One of the greatest fears that most property investors have is that they will buy a property that will be a complete lemon, and in doing so they’ll become financially ruined. When I meet investors for the first time, it’s most likely that they will state this fear as being the number one reason they’ve not invested. It’s such a big barrier for many that they won’t invest at all, for fear that everything they have worked so hard to achieve up until this point will be forever lost on the dud property investment.
I’m not going to say that you’ll never buy a dud investment – it can definitely occur even when you have used your best endeavours to research well. Unexpected events can occur, planned infrastructure may become unviable, large employers can close down – there’s a host of unforeseen circumstances that could leave you holding a lemon. The point is, if you’ve purchased a property that isn’t performing, you need to address it and take action. It’s no use allowing it to just sit in your portfolio. If it’s truly a bad property, it will only get worse, and every day you hold it will only lead to a compounding of the loss.
First, though, you need to know if you truly do have a lemon. Some sure fire signs are:
- You have high and consistent vacancy.
- You have a constant flow of really bad tenants who keep damaging the property and diminishing your asset.
- The property now has a value that is less than you paid for it, which is still going backwards AND a very low cash flow, or
- It is situated in an ugly duckling suburb that didn’t get better – much of the planned future improvements failed to occur.
What is notably excluded from the list above are properties that aren’t growing and those with low or negative cash flow. Lack of growth and negative cash flow only become an issue if they in some way prevent you from adding to your portfolio. It’s perfectly acceptable to have in your portfolio a property or two that’s not performing at the present time, as long as they still show characteristics that point to economic vibrancy. If this is your property, you should go back to it again. If the answers are still positive, it could be just your timing that’s out, and the property should come good.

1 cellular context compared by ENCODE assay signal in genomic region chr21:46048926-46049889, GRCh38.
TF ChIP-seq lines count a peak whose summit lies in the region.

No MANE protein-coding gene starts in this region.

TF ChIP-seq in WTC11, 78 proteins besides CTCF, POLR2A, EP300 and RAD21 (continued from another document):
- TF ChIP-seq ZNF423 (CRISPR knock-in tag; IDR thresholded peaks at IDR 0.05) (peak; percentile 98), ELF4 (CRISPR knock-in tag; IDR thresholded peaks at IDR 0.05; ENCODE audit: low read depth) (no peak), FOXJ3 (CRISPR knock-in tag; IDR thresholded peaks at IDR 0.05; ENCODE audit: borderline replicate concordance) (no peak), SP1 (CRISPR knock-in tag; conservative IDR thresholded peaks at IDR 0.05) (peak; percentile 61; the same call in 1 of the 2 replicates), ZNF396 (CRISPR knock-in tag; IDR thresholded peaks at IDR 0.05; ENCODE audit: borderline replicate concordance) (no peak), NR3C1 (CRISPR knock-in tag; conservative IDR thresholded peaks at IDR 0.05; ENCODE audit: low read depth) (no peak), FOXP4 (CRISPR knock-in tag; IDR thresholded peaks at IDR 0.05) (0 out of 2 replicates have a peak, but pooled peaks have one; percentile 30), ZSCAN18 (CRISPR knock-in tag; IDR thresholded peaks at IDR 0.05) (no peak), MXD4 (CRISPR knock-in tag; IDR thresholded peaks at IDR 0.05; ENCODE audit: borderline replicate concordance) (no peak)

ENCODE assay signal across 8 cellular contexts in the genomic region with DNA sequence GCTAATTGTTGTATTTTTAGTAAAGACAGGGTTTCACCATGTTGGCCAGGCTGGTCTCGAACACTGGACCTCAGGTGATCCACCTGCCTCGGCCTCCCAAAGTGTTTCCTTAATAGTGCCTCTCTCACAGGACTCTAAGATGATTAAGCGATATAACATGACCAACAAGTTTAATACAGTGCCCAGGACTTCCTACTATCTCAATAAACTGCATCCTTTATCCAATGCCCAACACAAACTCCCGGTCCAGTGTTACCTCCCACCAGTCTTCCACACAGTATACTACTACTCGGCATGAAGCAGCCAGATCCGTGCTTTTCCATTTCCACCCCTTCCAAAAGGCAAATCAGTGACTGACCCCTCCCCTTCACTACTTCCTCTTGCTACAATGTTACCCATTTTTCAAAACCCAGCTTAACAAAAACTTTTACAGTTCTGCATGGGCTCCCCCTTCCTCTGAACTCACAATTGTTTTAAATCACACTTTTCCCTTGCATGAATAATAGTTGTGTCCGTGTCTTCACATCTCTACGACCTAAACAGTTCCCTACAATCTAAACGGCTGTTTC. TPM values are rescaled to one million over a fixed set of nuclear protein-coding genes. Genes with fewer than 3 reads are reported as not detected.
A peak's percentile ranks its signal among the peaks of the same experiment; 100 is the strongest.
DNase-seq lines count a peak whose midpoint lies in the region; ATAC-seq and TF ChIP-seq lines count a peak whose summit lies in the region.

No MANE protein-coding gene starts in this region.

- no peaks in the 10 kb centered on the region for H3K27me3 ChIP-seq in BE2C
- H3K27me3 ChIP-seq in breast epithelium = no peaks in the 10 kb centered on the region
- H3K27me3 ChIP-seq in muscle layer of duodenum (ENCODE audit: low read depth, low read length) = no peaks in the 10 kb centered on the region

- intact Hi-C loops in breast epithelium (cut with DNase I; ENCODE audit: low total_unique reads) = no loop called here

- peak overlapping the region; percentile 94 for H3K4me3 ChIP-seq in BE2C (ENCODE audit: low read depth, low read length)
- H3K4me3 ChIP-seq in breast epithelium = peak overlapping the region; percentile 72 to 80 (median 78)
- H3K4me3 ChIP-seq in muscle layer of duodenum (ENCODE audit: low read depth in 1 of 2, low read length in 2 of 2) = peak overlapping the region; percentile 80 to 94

On the other hand, if you think you may have a lemon, here’s what to do:
- Assess the true financial impact of that property upon you today
If the property is creating a lot of real, personal financial hardship, and you are prevented from enjoying your life now because your money is being poured into this non-performing asset, or if the existence of that property in your portfolio limits your capacity to borrow again to buy something else in an area with a better prognosis, you must sell. Don’t hang on to it hoping for that elusive capital gain, or because you believe that you have to try to recoup your losses. Although property markets do go in cycles, these cycles are measured and expressed as an average only. This means that within these cycles, a property in any one area can still stay in a trough indefinitely and behave very differently to the average.
You will most likely make a loss, but you will be able to carry forward this loss indefinitely to offset any future capital gains, and selling now will halt further loss.
- Consider keeping it a while longer
If the reason you consider it to be a lemon is because it is suffering from value losses, but its cash flow is still positive or at a minimal negative amount, you may want to keep it for a while longer. You should only do this if owning it does not mean you cannot qualify for further lending to buy more property, and so you are not able to build your portfolio further while-ever you own it.
Be aware that many properties that seem to be losing value are doing so because too much was paid for them in the first place. Make sure that’s not your situation. Did you pay market value, or, if you bought from a developer, might there have been commissions that boosted the purchase price over market value? Before selling due to a loss in value, examine the economic landscape – you don’t want to sell out of a property that subsequently performs well unless there is no other choice.
- Sell now and get straight back into the market
If you’re experiencing a crippling negative cash flow, and the area shows distinct signs that growth is light-years away, you may be best to sell now and get straight back into the market with a property purchased in an area with greater economic potential, and better rental yields.
Likewise, if you have a property that attracts unsavoury tenants and your landlord’s insurance policy has reached its maximum allowable claims, this may again be a good reason to sell and cut your losses. Where one property takes up the bulk of your time and energies, it may be better out of your portfolio.
Remember that while ‘buy and hold’ is a sound strategy, it doesn’t also mean you hang on till the death knell on a property that you made a mistake buying. Learn how to see the writing on the wall, and exit from bad investments before they get the chance to get worse.